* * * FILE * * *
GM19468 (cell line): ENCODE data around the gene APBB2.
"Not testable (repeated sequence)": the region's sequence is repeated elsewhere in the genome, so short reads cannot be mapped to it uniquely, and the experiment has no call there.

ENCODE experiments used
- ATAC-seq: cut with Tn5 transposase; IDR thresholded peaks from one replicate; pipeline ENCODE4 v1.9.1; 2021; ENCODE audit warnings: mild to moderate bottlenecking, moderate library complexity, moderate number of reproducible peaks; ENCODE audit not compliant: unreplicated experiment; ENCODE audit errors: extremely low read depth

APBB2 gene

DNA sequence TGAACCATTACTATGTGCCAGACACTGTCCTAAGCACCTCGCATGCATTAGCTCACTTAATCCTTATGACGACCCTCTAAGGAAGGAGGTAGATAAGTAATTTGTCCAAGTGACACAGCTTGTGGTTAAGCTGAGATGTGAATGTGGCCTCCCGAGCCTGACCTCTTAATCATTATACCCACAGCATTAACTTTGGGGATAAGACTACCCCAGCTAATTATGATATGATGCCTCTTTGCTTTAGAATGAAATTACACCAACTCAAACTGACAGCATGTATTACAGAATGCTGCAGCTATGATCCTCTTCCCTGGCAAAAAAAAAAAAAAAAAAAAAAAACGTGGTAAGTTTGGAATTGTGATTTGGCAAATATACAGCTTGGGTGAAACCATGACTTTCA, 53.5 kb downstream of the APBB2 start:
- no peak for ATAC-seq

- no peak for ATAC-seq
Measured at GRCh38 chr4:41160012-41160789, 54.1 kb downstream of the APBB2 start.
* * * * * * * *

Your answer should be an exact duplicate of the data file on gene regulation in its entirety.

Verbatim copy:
GM19468 (cell line): ENCODE data around the gene APBB2.
"Not testable (repeated sequence)": the region's sequence is repeated elsewhere in the genome, so short reads cannot be mapped to it uniquely, and the experiment has no call there.

ENCODE experiments used
- ATAC-seq: cut with Tn5 transposase; IDR thresholded peaks from one replicate; pipeline ENCODE4 v1.9.1; 2021; ENCODE audit warnings: mild to moderate bottlenecking, moderate library complexity, moderate number of reproducible peaks; ENCODE audit not compliant: unreplicated experiment; ENCODE audit errors: extremely low read depth

APBB2 gene

DNA sequence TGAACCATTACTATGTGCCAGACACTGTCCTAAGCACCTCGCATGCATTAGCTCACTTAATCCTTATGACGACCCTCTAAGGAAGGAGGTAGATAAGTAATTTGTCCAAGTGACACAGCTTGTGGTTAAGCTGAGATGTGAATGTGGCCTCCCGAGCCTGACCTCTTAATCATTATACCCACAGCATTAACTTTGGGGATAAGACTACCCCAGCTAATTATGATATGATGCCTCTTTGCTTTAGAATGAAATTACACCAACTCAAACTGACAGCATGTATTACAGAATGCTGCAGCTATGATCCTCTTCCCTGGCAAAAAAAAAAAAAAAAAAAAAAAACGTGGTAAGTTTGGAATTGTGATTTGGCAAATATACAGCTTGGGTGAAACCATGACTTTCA, 53.5 kb downstream of the APBB2 start:
- no peak for ATAC-seq

- no peak for ATAC-seq
Measured at GRCh38 chr4:41160012-41160789, 54.1 kb downstream of the APBB2 start.